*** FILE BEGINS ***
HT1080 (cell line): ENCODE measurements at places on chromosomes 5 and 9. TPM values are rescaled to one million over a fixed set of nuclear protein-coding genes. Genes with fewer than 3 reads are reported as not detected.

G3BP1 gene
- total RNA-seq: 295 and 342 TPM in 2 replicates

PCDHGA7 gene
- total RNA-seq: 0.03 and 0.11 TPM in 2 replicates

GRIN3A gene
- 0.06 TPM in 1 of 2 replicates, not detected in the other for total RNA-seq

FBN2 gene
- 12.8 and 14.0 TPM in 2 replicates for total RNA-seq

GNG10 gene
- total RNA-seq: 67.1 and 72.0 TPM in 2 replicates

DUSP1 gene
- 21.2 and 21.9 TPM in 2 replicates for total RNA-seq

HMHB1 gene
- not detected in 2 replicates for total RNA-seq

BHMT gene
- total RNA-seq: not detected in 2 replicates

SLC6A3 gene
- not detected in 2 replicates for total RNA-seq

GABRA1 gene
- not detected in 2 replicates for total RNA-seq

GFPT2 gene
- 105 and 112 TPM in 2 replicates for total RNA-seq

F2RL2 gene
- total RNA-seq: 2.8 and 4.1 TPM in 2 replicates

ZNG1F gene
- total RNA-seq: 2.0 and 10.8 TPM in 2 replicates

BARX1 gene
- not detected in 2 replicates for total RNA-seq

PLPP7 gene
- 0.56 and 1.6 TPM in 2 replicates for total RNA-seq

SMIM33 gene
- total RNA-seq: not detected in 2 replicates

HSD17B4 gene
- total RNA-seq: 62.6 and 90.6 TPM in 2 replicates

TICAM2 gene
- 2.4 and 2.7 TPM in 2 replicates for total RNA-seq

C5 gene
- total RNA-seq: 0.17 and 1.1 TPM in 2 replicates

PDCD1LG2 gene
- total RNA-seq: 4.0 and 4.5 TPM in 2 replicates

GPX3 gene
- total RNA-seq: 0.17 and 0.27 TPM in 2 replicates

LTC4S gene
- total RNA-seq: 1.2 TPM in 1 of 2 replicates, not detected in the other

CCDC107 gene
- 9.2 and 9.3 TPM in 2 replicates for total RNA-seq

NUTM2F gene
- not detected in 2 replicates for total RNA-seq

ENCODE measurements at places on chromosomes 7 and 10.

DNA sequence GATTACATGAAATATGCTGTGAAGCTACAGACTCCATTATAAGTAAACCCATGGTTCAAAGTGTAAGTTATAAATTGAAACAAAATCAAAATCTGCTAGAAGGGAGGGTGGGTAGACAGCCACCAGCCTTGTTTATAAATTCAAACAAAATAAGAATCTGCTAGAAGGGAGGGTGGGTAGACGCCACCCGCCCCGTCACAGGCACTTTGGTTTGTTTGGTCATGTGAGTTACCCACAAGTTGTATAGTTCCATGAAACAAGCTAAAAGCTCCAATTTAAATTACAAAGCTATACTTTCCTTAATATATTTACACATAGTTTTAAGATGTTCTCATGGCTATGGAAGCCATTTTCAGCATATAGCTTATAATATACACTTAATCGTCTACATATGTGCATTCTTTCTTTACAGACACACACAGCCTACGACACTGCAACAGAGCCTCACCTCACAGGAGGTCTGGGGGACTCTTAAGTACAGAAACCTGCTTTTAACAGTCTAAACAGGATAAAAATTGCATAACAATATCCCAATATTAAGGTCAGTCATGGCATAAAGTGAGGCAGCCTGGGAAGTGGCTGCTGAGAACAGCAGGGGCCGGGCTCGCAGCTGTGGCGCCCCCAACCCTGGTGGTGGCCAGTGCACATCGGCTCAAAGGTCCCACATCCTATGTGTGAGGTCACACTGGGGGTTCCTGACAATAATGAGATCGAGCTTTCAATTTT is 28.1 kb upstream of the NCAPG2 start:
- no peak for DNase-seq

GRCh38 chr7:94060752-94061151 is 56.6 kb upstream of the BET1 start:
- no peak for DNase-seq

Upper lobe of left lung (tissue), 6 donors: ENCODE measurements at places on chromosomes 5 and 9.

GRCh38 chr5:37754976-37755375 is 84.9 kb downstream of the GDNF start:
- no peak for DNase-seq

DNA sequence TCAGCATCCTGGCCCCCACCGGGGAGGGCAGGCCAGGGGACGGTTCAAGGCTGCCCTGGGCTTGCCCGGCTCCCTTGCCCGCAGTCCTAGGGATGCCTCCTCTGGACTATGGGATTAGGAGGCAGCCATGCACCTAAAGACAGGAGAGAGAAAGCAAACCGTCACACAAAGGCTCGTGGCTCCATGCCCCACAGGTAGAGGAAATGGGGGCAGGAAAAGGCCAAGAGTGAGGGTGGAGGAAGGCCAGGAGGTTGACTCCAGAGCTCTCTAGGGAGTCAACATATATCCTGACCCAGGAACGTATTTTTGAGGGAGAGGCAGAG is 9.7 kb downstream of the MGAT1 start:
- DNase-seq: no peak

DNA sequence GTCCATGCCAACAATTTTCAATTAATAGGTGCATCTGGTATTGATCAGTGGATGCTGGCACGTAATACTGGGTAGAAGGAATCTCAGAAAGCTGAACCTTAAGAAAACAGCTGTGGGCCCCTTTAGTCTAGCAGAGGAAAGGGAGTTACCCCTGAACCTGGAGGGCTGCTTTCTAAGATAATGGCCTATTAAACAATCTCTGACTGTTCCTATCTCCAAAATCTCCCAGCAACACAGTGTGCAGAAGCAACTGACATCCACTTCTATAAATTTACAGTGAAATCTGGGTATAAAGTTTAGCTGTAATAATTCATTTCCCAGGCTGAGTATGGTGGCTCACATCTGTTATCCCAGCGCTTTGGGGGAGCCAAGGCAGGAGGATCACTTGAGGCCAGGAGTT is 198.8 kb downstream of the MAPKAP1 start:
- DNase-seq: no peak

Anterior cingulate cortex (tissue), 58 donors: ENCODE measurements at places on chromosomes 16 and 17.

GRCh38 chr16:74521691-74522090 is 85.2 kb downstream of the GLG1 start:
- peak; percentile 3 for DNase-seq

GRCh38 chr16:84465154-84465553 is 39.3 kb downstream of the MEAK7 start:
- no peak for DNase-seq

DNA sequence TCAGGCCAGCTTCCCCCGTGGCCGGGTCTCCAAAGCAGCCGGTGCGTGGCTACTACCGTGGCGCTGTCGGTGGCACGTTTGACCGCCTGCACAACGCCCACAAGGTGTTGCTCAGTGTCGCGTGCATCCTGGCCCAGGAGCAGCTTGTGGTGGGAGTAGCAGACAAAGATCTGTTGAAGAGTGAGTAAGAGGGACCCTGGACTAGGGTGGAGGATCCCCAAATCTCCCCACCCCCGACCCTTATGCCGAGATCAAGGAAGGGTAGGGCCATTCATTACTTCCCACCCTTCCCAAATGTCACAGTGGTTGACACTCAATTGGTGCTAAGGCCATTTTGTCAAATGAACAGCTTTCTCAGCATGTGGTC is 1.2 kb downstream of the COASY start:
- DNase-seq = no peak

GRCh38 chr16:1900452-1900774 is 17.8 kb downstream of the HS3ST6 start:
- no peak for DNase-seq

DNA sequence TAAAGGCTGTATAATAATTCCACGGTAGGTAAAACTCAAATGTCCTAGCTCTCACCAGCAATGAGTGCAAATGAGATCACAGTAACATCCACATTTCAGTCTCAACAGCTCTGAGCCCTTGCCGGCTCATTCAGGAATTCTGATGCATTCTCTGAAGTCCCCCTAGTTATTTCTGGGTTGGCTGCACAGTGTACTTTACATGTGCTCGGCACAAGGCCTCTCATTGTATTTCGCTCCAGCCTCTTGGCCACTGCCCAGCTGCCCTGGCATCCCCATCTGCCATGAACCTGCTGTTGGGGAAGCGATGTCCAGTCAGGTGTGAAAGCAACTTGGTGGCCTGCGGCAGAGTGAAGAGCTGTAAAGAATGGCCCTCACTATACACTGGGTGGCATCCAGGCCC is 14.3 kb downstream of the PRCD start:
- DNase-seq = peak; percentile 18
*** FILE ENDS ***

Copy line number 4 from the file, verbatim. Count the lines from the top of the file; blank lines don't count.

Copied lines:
PCDHGA7 gene